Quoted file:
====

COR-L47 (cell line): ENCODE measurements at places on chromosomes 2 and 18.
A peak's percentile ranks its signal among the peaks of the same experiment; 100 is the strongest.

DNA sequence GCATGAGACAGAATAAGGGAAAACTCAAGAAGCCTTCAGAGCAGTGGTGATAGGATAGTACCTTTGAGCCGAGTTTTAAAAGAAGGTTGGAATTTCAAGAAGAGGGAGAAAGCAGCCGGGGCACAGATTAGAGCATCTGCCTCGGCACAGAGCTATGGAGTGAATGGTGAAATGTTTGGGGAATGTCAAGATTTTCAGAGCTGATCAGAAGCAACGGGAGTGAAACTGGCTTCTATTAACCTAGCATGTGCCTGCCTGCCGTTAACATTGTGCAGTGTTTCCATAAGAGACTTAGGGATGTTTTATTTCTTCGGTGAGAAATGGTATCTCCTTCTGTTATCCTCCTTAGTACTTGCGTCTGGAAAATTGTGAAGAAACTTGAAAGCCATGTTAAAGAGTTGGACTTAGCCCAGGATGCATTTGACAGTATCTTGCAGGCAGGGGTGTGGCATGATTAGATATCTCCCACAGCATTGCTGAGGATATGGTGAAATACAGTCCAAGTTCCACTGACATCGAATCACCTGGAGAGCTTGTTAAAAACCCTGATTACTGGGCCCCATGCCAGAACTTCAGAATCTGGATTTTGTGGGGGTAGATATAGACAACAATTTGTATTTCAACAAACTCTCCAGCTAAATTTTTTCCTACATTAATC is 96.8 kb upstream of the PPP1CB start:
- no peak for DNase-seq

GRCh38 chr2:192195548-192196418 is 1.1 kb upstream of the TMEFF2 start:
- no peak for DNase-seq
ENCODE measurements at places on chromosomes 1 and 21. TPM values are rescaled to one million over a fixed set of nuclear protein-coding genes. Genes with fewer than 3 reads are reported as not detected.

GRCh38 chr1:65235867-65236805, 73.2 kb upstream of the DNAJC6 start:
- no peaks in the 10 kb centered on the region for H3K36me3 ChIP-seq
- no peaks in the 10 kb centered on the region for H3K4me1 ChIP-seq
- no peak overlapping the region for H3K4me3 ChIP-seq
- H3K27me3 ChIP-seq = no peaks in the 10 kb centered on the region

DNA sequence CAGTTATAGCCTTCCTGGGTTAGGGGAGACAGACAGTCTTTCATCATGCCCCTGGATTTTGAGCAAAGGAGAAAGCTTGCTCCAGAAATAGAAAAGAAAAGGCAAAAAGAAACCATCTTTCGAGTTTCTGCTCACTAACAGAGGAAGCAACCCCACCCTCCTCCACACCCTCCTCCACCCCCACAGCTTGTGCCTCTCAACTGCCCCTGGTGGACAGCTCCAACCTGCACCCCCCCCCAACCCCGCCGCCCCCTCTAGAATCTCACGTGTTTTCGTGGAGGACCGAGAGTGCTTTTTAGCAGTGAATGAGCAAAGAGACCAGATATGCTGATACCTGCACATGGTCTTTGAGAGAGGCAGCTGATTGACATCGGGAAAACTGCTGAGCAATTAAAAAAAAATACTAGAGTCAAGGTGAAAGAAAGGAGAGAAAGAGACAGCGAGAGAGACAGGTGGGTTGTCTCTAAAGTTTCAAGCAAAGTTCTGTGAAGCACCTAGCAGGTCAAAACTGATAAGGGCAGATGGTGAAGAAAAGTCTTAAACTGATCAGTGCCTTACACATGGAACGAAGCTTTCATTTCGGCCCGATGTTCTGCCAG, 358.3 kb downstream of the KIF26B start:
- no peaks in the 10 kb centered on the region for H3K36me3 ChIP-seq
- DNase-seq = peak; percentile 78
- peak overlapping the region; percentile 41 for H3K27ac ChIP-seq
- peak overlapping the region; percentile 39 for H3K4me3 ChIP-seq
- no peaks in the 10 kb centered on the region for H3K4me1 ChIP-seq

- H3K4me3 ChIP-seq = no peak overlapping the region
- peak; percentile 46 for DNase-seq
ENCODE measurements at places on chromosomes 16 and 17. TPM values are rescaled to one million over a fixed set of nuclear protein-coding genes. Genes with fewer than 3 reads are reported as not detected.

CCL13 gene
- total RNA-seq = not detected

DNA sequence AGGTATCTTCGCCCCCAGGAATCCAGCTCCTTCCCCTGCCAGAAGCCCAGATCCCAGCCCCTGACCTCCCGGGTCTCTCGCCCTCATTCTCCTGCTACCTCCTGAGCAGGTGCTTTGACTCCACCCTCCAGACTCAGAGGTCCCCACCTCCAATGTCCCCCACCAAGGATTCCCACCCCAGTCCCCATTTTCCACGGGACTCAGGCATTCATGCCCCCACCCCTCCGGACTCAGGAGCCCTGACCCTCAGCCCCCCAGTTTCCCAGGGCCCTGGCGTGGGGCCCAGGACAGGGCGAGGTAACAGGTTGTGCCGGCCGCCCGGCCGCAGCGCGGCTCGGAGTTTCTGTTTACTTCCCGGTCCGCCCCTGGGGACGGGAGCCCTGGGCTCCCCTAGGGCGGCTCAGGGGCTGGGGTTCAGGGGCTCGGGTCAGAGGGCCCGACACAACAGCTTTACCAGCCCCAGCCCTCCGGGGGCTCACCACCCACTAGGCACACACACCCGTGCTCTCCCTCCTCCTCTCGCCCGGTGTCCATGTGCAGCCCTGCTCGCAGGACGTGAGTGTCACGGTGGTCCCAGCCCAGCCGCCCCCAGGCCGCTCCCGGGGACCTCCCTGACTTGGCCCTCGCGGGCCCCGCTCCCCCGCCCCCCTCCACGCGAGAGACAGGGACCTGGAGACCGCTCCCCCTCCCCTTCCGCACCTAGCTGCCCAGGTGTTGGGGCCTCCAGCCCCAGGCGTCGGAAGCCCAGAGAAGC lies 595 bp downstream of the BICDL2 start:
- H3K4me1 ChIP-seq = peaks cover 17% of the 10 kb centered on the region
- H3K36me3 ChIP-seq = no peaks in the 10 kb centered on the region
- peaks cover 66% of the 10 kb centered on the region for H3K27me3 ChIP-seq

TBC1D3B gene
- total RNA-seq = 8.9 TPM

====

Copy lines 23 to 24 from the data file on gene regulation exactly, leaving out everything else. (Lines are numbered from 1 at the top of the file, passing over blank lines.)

- total RNA-seq = not detected

DNA sequence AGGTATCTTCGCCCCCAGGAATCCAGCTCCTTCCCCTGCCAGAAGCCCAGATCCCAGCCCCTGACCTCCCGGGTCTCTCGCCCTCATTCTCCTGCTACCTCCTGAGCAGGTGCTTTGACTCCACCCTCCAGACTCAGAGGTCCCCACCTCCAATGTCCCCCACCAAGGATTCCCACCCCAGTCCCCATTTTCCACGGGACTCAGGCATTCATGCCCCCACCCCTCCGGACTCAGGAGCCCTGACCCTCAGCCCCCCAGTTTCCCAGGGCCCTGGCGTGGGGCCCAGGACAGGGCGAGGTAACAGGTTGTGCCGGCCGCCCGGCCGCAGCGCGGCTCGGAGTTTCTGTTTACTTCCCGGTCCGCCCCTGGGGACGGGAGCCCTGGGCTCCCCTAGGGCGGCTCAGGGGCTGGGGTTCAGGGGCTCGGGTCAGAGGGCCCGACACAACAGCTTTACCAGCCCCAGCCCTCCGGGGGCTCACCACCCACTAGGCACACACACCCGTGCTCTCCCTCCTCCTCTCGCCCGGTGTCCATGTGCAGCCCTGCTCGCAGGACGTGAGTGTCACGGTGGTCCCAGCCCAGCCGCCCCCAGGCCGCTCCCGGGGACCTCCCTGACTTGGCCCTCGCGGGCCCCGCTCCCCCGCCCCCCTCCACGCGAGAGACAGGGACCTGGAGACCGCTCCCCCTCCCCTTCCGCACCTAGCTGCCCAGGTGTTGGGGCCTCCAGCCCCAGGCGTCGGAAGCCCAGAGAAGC lies 595 bp downstream of the BICDL2 start: